mysqldump --add-drop-table remotedatabasename -h remotehostname -u
remoteusername -premotepassword | mysql -u localusername -plocalpassword
-h localdatabasename

In order for this command to work, you’ll also have to setup the following;

  • Your local MySQL server must be configured to allow incoming connections
    from remote machines.
  • The MySQL user on your local server to access the database, should be
    configured to allow login from a remote connection, or a specific IP (e.g.
    your Dreamhosts box, IP address or hostname)
  • If you use a hardware firewall/router on your local machine, it must be
    configured to port forward on MySQL (usually port 3306) – to your local
    machine that has MySQL running.
  • Unless your firewall or local machine has been issued with a static IP,
    your going to need to use a service like
    - that gives your local router or PC a hostname you can always reference -
    and that is automatically updated when changed. After registering, offer this as a free service.
April 24, 2006 09:13 by

Multiple SVN users on Dreamhost

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I recently recieved an email from Jonathan Arthur of OpenWebDesign, asking how I had managed to setup Subversion on Dreamhost with multiple SVN users. The Dreamhost SVN wiki page goes some way to explain the process, but heres what I did (with success);

The process is a little tricky, due to folder permissions and the way dreamhost sets up users and groups.

This mini-guide assumes you already have one repository setup and are able to access it with a single subversion user – as described in the dh SVN wiki page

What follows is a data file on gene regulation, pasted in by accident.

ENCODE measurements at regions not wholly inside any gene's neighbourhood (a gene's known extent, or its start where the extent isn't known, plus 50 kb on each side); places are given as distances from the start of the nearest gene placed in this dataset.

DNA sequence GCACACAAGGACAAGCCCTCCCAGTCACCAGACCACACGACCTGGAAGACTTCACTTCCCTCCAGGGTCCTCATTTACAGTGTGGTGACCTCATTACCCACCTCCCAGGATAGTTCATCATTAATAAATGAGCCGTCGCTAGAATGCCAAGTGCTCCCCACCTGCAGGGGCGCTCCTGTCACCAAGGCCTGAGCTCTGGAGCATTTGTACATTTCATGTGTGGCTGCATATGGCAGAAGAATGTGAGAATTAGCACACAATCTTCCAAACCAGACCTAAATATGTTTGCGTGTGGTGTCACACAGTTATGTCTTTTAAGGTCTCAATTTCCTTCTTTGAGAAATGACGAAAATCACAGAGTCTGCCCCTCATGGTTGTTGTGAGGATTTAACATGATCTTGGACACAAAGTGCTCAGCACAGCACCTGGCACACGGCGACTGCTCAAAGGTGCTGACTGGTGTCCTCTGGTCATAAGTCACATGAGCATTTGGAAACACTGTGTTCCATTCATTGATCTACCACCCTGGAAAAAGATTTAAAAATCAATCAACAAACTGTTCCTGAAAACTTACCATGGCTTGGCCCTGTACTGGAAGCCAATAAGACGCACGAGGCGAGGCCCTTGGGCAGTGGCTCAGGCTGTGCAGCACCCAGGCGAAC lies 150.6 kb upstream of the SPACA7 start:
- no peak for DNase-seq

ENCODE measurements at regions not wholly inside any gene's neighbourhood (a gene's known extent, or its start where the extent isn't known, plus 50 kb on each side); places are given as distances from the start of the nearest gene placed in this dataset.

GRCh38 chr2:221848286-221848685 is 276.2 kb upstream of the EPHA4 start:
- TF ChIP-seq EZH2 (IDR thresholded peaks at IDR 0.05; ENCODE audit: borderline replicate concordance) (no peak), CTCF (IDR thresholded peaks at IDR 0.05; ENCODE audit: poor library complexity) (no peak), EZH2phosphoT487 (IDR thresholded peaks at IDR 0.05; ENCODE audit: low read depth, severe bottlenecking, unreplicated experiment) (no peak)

To start, create new users (with shell accounts) to your server; I created ones with usernames like mattsvn etc. Do this in your dh web control panel, under Users→manage users→Add New User. Each of these users will get their own home directory on the dreamhost box.

Now (still in the web panel) create a new group; (Users→Groups→Add New Custom Group) call it something like devteamsvn – and add all your new svn users into this group (also add the user you already had svn working for)

Next – follow dreamhost’s instructions to create ssh public/private keys for each of these users in turn. (doing this in each of the users new home directories)

Take a note of all the passphrases you use – and also keep the public session keys you generate for each user – So they can be handed out for use with “Putty Pageant”: later.

Now, terminal into your dh box (as the orginal ssh user who created the repository to begin with) and change the group ownership (recursively) on the subversion repository folder; ie.

chgrp devteamsvn -R ~/path/to/your/svn/repository

And make sure that this group has full read/write/execute access to all files inside here with;

chmod 775 -R ~/path/to/your/svn/repository

Also – if you have a live web accessible folder online that you want everyone to be able to checkout into; you’ll need to change the group there as well;

chgrp devteamsvn -R ~/path/to/your/web/folder/you/plan/to/checkout/to
chmod 775 -R ~/path/to/your/web/folder/you/plan/to/checkout/to

Your now ready to try it all; Use Putty / Tortoise SVN and Putty Pageant with one of the new users details – Try connecting to the repository and committing a simple change or add.

For this user to checkout/update from the repository on the dreamhost to the dreamhost web folder – simply terminal into the dreamhost box using the new svn users details and run the command;

svn up /home/orginal_ssh_users_name/path/to/your/web/folder/you/checkout/to
April 24, 2006 05:56 by